13. Thermodynamics and kinetics of the formation of rare earth intermetallics

    International Nuclear Information System (INIS)

    Deodhar, S.S.

    1975-01-01

    Heats of reaction of rare earth intermetallics with iron, cobalt and nickel were determined using Differential Thermal Analysis technique. The intermetallic compounds studied were of MgCu 2 type Laves phases and the rare earth elements studied were praseodymium, gadolinium, dyprosium and erbium. The reactions were exothermic and the heats of reaction were generally high. They varied from the low of -2.5 kcal/g mole for Fe 2 Gd to the high of -35.3 kcal/g mole for Ni 2 Er. The magnitudes of heats of reaction were always greater for the intermetallics of heavy rare earth elements. The rare earth intermetallics studied were either ferromagnetic or antiferromagnetic. The variations in the magnetic moments and the heats of reaction with respect to the atomic number of the rare earth elements followed certain trends. The similarities were observed in the trends of two properties. Electronic configuration for the MgCu 2 type rare earth intermetallics is proposed using Engel--Brewer correlation for metallic structures and the structural features of the Laves phase compounds. Kinetics of the reactions between the rare earth elements and iron, cobalt, and nickel was studied. The rate of reaction was diffusion controlled in each case. The Valensi--Carter equation for the diffusion mechanism satisfactorily described the kinetic behavior. The magnitudes of activation energies and frequency factors were determined. The reactions can be characterized by their reaction temperatures since they always begin at definite temperatures. It was observed that the reaction began at a higher temperature if the activation energy for the reaction was high

  14. Assessing rare earth elements in quartz rich geological samples

    International Nuclear Information System (INIS)

    Santoro, A.; Thoss, V.; Ribeiro Guevara, S.; Urgast, D.; Raab, A.; Mastrolitti, S.; Feldmann, J.

    2016-01-01

    Sodium peroxide (Na_2O_2) fusion coupled to Inductively Coupled Plasma Tandem Mass Spectrometry (ICP-MS/MS) measurements was used to rapidly screen quartz-rich geological samples for rare earth element (REE) content. The method accuracy was checked with a geological reference material and Instrumental Neutron Activation Analysis (INAA) measurements. The used mass-mode combinations presented accurate results (only exception being "1"5"7Gd in He gas mode) with recovery of the geological reference material QLO-1 between 80% and 98% (lower values for Lu, Nd and Sm) and in general comparable to INAA measurements. Low limits of detection for all elements were achieved, generally below 10 pg g"−"1, as well as measurement repeatability below 15%. Overall, the Na_2O_2/ICP-MS/MS method proved to be a suitable lab-based method to quickly and accurately screen rock samples originating from quartz-rich geological areas for rare earth element content; particularly useful if checking commercial viability. - Highlights: • Na_2O_2 fusion coupled to ICP-MS/MS was used to determine REE in quartz-rich samples. • The method accuracy was checked with a geological reference material and INAA. • Results were within 80–98% recovery of QLO-1 reference material, comparable to INAA. • Detection limits were generally below 10 pg g"−"1, and repeatability was below 15%. • Na_2O_2/ICP-MS/MS proved to be a suitable method for REE in quartz-rich samples.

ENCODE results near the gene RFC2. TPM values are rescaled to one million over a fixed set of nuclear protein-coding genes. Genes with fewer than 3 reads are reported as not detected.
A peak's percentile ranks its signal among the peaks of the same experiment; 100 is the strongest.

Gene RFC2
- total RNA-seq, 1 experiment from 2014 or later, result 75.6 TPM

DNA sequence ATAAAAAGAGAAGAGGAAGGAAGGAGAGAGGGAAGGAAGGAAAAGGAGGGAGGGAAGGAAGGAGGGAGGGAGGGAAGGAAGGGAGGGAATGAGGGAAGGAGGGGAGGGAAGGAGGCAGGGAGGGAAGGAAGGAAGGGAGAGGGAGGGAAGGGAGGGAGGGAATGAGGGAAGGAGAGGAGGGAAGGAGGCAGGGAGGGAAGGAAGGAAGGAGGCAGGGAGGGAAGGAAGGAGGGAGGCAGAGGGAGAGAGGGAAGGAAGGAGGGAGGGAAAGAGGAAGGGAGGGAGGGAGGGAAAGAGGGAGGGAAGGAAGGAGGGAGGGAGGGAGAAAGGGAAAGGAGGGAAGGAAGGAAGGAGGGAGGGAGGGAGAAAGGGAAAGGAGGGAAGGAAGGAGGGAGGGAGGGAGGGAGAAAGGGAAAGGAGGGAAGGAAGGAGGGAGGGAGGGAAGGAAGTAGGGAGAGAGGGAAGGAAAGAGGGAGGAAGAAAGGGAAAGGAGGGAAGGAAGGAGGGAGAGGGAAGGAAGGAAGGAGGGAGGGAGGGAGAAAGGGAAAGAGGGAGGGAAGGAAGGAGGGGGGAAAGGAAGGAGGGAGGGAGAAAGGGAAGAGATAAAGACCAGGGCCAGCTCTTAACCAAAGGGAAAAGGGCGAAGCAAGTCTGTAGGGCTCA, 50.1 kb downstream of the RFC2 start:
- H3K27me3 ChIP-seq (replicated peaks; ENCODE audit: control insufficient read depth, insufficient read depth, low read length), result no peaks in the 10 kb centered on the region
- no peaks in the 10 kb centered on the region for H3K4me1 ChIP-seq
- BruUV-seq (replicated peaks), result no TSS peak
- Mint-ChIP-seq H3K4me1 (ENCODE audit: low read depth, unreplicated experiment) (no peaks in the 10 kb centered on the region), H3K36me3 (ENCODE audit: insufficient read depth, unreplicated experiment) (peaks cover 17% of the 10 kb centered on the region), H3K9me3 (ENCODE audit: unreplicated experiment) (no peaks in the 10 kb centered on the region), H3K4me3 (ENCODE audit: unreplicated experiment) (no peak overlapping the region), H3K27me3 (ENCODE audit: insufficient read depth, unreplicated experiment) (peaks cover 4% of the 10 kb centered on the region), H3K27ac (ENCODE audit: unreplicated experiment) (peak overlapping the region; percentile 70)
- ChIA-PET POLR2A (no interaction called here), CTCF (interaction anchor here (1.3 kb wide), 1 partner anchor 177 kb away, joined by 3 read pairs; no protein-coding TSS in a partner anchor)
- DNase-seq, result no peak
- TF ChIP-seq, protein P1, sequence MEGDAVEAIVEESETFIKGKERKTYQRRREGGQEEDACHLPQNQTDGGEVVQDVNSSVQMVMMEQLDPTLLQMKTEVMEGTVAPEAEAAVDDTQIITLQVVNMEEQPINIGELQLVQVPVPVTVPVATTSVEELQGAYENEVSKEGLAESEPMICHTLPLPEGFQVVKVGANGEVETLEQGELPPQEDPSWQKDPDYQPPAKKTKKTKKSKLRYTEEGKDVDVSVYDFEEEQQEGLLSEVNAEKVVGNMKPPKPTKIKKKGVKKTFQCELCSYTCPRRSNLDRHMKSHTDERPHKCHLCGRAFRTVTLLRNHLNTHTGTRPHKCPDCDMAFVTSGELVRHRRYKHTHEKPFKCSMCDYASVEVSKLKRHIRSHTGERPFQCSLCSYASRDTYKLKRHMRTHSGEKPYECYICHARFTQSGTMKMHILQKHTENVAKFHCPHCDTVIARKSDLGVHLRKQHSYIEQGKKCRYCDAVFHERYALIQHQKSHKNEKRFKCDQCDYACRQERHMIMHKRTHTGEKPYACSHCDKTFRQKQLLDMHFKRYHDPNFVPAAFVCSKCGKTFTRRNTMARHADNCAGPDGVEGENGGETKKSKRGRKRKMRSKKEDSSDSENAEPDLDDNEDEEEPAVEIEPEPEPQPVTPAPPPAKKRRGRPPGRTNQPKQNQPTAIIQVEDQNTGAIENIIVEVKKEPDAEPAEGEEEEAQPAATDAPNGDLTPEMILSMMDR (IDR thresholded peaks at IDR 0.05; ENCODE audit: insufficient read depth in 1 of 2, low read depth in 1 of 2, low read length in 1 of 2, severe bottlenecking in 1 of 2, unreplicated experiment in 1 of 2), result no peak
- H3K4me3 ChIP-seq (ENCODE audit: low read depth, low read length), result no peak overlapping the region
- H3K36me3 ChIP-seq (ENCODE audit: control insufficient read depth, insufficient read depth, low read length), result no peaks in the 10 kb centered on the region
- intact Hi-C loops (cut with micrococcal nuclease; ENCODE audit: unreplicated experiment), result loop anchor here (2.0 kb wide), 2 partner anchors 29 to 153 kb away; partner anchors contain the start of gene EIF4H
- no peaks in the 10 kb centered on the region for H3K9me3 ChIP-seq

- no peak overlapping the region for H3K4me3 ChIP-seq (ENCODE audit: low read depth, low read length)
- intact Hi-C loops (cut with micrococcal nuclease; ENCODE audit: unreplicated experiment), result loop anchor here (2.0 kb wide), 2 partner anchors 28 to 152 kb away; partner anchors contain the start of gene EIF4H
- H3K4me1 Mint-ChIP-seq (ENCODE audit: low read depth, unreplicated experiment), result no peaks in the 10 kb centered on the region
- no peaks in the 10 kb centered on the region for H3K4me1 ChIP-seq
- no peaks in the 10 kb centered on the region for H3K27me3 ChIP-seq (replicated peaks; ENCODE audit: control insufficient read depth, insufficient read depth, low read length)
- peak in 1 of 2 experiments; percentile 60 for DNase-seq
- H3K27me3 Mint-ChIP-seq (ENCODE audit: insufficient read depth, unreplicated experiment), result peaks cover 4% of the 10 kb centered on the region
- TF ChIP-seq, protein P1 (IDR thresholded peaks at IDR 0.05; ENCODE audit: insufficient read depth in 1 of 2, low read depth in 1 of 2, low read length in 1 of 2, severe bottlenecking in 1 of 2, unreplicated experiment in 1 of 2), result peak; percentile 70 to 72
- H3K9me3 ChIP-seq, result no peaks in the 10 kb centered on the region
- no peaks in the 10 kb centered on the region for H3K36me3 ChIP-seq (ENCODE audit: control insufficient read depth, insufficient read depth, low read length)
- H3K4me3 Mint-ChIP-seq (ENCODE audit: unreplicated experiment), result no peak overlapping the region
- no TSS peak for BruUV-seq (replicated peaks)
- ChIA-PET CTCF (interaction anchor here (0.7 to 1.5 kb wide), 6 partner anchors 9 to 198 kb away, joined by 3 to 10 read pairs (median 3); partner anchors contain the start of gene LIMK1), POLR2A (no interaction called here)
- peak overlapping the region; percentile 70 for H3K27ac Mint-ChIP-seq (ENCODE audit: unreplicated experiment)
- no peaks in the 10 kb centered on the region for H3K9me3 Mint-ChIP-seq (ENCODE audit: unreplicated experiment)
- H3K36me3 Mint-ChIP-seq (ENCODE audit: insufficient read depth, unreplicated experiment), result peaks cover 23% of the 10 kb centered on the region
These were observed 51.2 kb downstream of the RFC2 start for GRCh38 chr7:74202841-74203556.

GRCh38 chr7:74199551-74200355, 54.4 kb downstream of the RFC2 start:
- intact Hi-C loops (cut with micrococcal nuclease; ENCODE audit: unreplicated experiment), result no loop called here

15. Photoacoustic spectra of rare earth pentaphosphates

    International Nuclear Information System (INIS)

    Strek, W.; Lukowiak, E.; Marchewka, M.; Ratajczak, H.

    1987-01-01

    The photoacoustic (PA) spectra of raee earth pentaphosphates of the general formula REP 5 O 14 , where RE = Pr,Nd,Ho,Er,Tm, are reported. The photoacoustic bands were identified and compared with the absorption spectra. For quantitative analysis of PA bands of lanthanide (III) ions, the intensity ratio vector is introduced characterizing the intensity distribution of f-f transitions. It was found that the relative intensities of photoacoustic bands are comparable with the intensities of absorption bands. It is concluded that the nonradiative relaxation mechanism leading to the PA signal is independent of the manifold-to-manifold J-J' radiationless transitions